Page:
Formation of Children
donate Books CDs HOME updates search contact

Fighting the ‘Toy Mentality’
with Babies at Mass

Marian T. Horvat, Ph.D.
A lady recently sent TIA a letter asking two question: one about dealing with persons who play with her baby during Mass, and the other about inviting Protestants for dinner:

Greetings Tradition in Action,

Firstly, thank you for all of the work you have done. My husband and I recently finished reading Courtesy Calls Again. We cannot praise this work highly enough.

Our first child, J.B., is just shy of six months old. By God's grace, we quickly saw in us the revolutionary tendencies you wrote of such as jesting too much with children, and treating them as objects of amusement.

This "toy mentality" might be especially bad in Traditionalist circles. Those who have had the blessing of little children in the home for 20 years delight so much in them, and find difficulty in tempering that delight. We want to encourage parishioners to cease making J.B. the center of attention so he does not become egotistical.

I think it rightly ordered for adults to be especially warm with children. But there is a difference in warmth towards children, and making conversations child-centered and petting them like puppies. Many times people will ask to hold him without even making eye contact with us, let alone speaking with us.


An almost comical mania to hold and fondle babies...

In our Traditional Latin Mass parish, we have signs requesting silence. We are grieved that despite the sound rule of silence, people turn their backs to Christ and turn toward J.B.. They wave to him, talk to him and even try to grab him from us. They do this despite the fact we cast our eyes to the ground in prayer and in no way elicit these greetings.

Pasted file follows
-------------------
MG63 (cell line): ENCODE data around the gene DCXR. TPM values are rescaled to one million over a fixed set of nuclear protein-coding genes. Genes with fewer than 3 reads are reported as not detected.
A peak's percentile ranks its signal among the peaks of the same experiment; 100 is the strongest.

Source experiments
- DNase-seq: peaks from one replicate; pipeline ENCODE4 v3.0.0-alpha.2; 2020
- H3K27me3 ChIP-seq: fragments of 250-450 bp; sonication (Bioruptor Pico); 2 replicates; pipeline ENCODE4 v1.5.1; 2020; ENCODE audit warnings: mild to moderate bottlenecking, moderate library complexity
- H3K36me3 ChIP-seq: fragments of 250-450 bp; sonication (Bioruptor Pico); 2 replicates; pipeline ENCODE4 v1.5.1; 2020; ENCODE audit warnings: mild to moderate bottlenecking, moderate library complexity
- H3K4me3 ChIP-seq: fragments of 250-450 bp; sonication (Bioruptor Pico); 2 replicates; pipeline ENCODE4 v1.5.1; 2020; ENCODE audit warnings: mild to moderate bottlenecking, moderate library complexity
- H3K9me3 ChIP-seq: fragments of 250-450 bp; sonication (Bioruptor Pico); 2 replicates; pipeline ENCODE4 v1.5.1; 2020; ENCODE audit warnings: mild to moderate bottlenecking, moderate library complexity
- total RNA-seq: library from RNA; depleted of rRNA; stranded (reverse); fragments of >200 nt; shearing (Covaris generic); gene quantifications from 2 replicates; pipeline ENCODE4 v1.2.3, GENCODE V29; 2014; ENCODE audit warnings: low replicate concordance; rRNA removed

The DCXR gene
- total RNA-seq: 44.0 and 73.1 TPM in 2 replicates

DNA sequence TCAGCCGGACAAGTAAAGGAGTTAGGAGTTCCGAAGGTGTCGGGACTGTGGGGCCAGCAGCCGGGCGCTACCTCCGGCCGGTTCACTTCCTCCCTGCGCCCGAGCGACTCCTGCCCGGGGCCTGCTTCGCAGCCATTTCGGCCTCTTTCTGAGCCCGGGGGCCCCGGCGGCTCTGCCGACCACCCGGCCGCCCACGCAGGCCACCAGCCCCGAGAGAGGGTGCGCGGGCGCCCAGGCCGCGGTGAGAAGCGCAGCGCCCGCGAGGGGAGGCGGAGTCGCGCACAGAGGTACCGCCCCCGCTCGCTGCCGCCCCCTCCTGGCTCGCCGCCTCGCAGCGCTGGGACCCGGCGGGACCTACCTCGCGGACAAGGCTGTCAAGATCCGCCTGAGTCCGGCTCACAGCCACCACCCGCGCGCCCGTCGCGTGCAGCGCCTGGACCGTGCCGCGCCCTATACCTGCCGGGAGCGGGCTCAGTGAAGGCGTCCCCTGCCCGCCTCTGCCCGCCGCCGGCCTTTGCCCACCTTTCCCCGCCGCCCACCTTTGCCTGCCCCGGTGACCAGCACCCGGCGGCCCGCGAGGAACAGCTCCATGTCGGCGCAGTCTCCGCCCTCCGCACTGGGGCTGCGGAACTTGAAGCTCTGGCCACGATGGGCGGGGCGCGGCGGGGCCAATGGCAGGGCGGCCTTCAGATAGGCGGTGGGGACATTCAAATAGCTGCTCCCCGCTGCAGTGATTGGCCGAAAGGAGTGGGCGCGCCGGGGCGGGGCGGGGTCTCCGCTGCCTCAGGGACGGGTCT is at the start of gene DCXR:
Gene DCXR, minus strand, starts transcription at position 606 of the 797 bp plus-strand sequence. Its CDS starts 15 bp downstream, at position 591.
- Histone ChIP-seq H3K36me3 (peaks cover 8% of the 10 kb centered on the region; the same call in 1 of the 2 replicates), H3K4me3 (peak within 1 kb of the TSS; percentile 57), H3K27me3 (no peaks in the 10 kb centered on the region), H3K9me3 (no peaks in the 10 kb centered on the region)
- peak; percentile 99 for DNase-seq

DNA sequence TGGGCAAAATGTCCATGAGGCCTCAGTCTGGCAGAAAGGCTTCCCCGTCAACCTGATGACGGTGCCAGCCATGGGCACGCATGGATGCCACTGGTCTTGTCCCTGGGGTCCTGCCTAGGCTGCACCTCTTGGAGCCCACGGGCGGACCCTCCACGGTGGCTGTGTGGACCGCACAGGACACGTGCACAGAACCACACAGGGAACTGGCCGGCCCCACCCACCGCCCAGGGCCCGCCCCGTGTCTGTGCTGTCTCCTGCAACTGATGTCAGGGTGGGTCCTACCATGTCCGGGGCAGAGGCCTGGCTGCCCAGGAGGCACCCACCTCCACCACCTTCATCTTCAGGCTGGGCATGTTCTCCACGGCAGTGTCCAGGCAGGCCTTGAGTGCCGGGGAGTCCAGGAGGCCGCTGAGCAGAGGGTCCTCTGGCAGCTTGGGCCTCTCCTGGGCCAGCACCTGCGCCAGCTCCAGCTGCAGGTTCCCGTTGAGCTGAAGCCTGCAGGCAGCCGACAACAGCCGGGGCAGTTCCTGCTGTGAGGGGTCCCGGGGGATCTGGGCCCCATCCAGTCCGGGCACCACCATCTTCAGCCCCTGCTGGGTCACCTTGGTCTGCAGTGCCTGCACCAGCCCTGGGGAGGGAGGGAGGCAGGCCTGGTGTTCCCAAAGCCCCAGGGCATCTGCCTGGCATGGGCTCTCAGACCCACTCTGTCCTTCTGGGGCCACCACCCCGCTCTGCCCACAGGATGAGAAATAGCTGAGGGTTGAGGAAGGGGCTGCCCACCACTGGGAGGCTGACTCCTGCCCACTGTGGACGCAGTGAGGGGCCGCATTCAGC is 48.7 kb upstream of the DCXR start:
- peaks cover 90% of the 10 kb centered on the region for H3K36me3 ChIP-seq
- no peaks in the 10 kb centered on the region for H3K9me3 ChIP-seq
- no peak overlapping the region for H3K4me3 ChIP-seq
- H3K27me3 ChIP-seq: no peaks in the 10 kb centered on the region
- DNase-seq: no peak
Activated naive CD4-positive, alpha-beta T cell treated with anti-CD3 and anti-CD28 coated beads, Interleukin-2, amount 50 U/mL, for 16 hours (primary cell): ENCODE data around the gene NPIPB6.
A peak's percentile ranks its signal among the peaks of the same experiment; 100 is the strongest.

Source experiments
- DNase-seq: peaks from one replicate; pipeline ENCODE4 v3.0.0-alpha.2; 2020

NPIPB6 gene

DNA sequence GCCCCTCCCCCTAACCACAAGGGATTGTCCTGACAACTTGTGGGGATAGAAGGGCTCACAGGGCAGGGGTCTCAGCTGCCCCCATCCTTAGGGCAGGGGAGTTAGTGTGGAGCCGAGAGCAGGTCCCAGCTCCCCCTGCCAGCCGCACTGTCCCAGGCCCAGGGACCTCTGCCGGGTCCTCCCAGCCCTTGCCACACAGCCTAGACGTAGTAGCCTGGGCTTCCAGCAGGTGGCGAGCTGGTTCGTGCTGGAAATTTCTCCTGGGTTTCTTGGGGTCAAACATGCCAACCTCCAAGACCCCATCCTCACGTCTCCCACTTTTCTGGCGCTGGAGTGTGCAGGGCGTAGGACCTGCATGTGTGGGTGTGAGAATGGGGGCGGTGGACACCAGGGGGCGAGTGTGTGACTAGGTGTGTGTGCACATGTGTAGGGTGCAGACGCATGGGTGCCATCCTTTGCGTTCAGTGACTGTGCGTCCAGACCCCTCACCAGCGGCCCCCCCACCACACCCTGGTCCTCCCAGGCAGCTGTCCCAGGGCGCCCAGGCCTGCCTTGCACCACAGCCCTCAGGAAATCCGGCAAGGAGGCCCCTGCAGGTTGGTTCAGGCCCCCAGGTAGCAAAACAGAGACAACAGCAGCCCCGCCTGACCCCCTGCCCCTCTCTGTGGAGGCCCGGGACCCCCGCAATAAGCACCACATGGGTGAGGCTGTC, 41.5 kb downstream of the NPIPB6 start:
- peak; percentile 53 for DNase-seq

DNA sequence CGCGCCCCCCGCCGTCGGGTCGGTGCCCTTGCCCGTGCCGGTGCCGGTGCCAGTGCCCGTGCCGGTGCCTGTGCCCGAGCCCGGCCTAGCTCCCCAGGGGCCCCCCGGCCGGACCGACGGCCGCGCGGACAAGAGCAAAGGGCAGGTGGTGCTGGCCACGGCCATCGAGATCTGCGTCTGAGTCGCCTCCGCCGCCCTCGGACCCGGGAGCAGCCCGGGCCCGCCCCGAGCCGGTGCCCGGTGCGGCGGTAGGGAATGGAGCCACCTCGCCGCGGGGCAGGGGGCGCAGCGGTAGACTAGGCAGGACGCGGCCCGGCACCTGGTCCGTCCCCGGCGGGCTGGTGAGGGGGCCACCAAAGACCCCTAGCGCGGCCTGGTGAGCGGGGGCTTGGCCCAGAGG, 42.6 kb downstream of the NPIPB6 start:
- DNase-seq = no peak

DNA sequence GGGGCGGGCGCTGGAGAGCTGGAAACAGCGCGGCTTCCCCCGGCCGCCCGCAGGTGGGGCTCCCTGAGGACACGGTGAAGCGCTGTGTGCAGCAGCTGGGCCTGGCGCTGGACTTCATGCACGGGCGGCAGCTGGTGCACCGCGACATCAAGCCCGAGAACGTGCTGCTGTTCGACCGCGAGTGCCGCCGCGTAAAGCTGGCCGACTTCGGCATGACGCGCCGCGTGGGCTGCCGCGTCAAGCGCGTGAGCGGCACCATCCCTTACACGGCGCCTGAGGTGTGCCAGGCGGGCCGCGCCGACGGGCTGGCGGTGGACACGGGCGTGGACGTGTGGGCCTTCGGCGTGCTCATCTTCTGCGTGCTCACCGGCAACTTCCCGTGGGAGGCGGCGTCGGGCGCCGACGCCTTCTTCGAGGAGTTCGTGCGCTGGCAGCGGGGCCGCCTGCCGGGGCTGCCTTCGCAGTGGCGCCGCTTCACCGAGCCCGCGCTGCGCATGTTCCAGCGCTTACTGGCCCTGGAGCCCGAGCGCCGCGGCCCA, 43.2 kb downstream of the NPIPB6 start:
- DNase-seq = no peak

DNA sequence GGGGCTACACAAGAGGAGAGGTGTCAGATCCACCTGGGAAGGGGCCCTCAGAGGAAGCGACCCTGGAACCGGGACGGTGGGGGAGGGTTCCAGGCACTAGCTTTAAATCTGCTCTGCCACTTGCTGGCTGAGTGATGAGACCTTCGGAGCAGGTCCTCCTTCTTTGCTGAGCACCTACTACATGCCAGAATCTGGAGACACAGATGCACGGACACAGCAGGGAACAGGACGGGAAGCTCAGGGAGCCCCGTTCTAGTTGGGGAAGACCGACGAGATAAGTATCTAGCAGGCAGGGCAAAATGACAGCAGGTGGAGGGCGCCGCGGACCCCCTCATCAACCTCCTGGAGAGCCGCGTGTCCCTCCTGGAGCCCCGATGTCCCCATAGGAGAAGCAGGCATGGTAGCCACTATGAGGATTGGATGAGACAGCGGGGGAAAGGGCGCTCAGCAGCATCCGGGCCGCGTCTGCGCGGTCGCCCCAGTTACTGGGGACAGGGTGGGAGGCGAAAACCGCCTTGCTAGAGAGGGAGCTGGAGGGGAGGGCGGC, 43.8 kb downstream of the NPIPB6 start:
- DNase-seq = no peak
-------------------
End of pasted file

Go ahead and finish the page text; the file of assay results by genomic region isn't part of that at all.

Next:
We try to set a good example for our son by maintaining silence and praying in thanksgiving for Holy Communion. People will ask to hold our son while we are overtly praying on our knees, hands clasped and head bowed. To make matters worse, our priest does not observe silence in the chapel; we think this may be why the laity justify unnecessary talking.

Do you have any suggestions on how to shield our son from the irreverence of others? How do we protect his innocence and enforce the noble ideal of taking children seriously? For example, would it be prudent to overtly turn our son away from those who faun over him in the chapel?

And what do we do when, after Holy Mass, people are fawning over him and ignoring us, breeding egoism in this soul entrusted to our care. We want to correct in meekness and humility. It is easy to correct peers and children charitably and discreetly, but dealing with those thirty years our senior is a more fragile matter.

Lastly, we have a question regarding Protestants. We befriended a Protestant couple before becoming Traditionalists. We are no longer familiar with obstinate Novus Ordo attendants or Protestants, and keep those bad influences away from our family.

However, a Protestant couple we befriended in our Novus Ordo days invited us over to dinner. We informed them that we will not treat them as if we have the same faith any longer. They still wanted us to dine with them despite the new tension. They are open to hearing the doctrines of the Holy Faith. We want to share with them the writings of the priesthood by St. Bellarmine and St. John Fisher. We have prayed for their conversion even more than we have studied.